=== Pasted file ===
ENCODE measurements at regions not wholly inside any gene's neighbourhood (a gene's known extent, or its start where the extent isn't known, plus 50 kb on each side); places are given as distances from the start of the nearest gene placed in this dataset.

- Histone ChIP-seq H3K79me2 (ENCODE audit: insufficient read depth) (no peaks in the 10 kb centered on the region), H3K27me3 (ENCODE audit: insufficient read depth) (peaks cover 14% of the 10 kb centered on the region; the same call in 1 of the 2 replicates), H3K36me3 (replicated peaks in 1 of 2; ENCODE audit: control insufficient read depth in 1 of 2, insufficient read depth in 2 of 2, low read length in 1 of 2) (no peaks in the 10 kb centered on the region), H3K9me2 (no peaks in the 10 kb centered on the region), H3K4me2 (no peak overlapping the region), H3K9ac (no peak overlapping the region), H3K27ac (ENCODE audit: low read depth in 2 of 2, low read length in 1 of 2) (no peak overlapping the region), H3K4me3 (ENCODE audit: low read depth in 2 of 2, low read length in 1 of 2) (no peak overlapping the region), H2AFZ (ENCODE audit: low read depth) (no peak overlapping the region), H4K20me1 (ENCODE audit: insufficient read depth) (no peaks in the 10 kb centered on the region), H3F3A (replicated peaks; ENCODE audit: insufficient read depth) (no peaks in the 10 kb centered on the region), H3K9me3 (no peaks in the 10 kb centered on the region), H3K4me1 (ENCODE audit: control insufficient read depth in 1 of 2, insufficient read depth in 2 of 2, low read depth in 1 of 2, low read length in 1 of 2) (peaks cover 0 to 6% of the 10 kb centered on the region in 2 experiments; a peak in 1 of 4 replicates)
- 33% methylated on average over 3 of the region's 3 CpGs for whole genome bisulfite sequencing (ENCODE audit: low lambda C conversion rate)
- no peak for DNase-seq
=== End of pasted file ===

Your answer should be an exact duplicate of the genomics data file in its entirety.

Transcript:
ENCODE measurements at regions not wholly inside any gene's neighbourhood (a gene's known extent, or its start where the extent isn't known, plus 50 kb on each side); places are given as distances from the start of the nearest gene placed in this dataset.

- Histone ChIP-seq H3K79me2 (ENCODE audit: insufficient read depth) (no peaks in the 10 kb centered on the region), H3K27me3 (ENCODE audit: insufficient read depth) (peaks cover 14% of the 10 kb centered on the region; the same call in 1 of the 2 replicates), H3K36me3 (replicated peaks in 1 of 2; ENCODE audit: control insufficient read depth in 1 of 2, insufficient read depth in 2 of 2, low read length in 1 of 2) (no peaks in the 10 kb centered on the region), H3K9me2 (no peaks in the 10 kb centered on the region), H3K4me2 (no peak overlapping the region), H3K9ac (no peak overlapping the region), H3K27ac (ENCODE audit: low read depth in 2 of 2, low read length in 1 of 2) (no peak overlapping the region), H3K4me3 (ENCODE audit: low read depth in 2 of 2, low read length in 1 of 2) (no peak overlapping the region), H2AFZ (ENCODE audit: low read depth) (no peak overlapping the region), H4K20me1 (ENCODE audit: insufficient read depth) (no peaks in the 10 kb centered on the region), H3F3A (replicated peaks; ENCODE audit: insufficient read depth) (no peaks in the 10 kb centered on the region), H3K9me3 (no peaks in the 10 kb centered on the region), H3K4me1 (ENCODE audit: control insufficient read depth in 1 of 2, insufficient read depth in 2 of 2, low read depth in 1 of 2, low read length in 1 of 2) (peaks cover 0 to 6% of the 10 kb centered on the region in 2 experiments; a peak in 1 of 4 replicates)
- 33% methylated on average over 3 of the region's 3 CpGs for whole genome bisulfite sequencing (ENCODE audit: low lambda C conversion rate)
- no peak for DNase-seq